Types of skin cancer explained, from the experts in Cambridge

13 July 2018

Any kind of cancer diagnose can by extremely worrying. Here in the UK, some types of cancer are more common than others, and thanks to advances in modern technology many patients can make a full recovery after following the appropriate treatment.

A diagnosis of skin cancer has a high rate of recovery when detected early enough.

Skin cancers develop when skin cells become damaged, usually as the result of overexposure to UV light. There are many types of skin cancer that present themselves in a variety of different ways, but the three most common types are Basal Cell Carcinoma, Squamous Cell Carcinoma and Melanoma.

Basal Cell Carcinoma (BCC/Rodent Ulcer)

Basal Cell Carcinoma (BCC), also referred to as a rodent ulcer, accounts for around 75% of skins cancers diagnosed in the UK today.

It’s part of a group of non-melanoma skin cancers that slowly develop in the upper layers of the skin. Starting in the cells lining the bottom of the epidermis, symptoms of BCC usually appear as a small "pearly" bump that looks like a flesh-coloured mole or a pimple that doesn't go away.

If left alone or neglected they can eventually erode the skin causing an ulcer – hence the name “rodent ulcer”.

BCC is usually caused by overexposure to ultraviolet (UV) light from the sun, tanning sun beds and sunlamps. Your risk of developing BCC can increase if:

  • you or a family member have had a previous non-melanoma skin cancer;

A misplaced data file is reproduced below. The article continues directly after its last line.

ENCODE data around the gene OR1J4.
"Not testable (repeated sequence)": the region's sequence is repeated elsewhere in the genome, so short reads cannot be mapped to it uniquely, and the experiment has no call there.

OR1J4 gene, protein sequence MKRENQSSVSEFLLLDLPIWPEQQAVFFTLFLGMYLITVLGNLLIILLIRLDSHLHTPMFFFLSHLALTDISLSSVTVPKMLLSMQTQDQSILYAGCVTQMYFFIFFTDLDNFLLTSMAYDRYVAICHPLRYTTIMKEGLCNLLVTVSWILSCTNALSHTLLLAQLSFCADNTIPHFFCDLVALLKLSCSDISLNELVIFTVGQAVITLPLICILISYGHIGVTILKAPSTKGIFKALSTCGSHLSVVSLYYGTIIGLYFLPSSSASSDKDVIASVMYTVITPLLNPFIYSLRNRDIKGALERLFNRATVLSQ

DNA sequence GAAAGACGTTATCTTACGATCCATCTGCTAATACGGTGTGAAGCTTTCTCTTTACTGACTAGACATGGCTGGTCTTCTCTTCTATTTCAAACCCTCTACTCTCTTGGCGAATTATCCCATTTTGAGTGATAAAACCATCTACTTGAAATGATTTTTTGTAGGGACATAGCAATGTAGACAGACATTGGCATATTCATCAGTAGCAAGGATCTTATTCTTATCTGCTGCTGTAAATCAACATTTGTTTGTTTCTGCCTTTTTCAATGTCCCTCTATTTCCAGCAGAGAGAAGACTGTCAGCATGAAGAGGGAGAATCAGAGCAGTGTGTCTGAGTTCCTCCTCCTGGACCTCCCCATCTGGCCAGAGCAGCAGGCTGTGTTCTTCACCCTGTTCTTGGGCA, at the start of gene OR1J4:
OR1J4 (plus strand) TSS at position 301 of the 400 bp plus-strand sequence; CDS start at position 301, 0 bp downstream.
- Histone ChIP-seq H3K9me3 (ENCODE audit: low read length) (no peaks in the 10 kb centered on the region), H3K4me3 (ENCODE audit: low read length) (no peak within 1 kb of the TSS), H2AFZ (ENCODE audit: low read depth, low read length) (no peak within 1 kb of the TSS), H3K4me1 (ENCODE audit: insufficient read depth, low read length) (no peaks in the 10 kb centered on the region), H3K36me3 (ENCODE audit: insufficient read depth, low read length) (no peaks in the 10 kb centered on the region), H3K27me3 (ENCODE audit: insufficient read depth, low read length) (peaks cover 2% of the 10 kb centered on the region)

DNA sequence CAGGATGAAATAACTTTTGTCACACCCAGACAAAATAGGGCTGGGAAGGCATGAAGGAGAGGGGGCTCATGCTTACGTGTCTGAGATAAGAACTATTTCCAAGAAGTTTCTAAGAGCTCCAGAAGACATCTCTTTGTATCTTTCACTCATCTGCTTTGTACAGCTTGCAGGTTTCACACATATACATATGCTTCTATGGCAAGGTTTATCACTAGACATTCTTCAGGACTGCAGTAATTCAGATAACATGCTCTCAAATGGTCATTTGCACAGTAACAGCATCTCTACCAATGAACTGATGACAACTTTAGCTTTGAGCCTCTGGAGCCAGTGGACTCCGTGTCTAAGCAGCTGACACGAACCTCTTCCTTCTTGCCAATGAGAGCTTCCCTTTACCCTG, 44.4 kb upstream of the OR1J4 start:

• you have pale skin that burns easily;
  • you already have a large number or moles or freckles;
  • you are taking medication that suppresses your immune system; or
  • you have a pre-existing medical condition that oppresses your immune system.

Squamous Cell Carcinoma

Squamous cell carcinoma (SCC) starts in the cells lining the top of the epidermis and accounts for about 20% of skin cancers diagnosed in the UK.

SCC usually appears as a firm pink lump with a rough or crusted surface. There can be a lot of surface scale and sometimes even a spiky horn sticking up from the surface.

These lumps are often tender to touch, can bleed easily and may develop into an ulcer if left untreated. SCC can occur on any part of the body, but they are most commonly found on sun exposed sites such as the head, ears, neck and back of the hands. SCC can also spread to other parts of the body if it is not treated early enough.


Melanoma is a type of skin cancer that can spread to other organs in the body if it is left untreated. Symptoms can present in a variety of ways, but the most common indication that melanoma is present in the body is the appearance of a new mole or changes in the appearance of an existing one.

In most cases, melanomas have an irregular shape and are more than one colour. The mole may also be larger than normal and can sometimes be itchy or bleed. Those who may be at susceptible to developing melanoma are often asked to look out for moles which changes progressively in shape, size and colour.

Melanoma is most often caused by ultraviolet (UV) light from the sun or exposure to sun beds. Intense heat from the sun that leads to sunburn is the most common cause of melanoma in the UK.

Some people are at greater risk of developing melanoma than others. These include:

  • people who have lots of moles or freckles;
  • people with skin that burns easily;
  • those who have red or blonde hair; and
  • those who have a close family member who has already had melanoma.

Skin cancer treatment from the experts at Skin and Scar Clinic

Here at The Skin & Scar clinic we offer early recognition and the rapid treatment of all forms of skin cancer. If you would like to find out more, speak to us today on 01223 303336.

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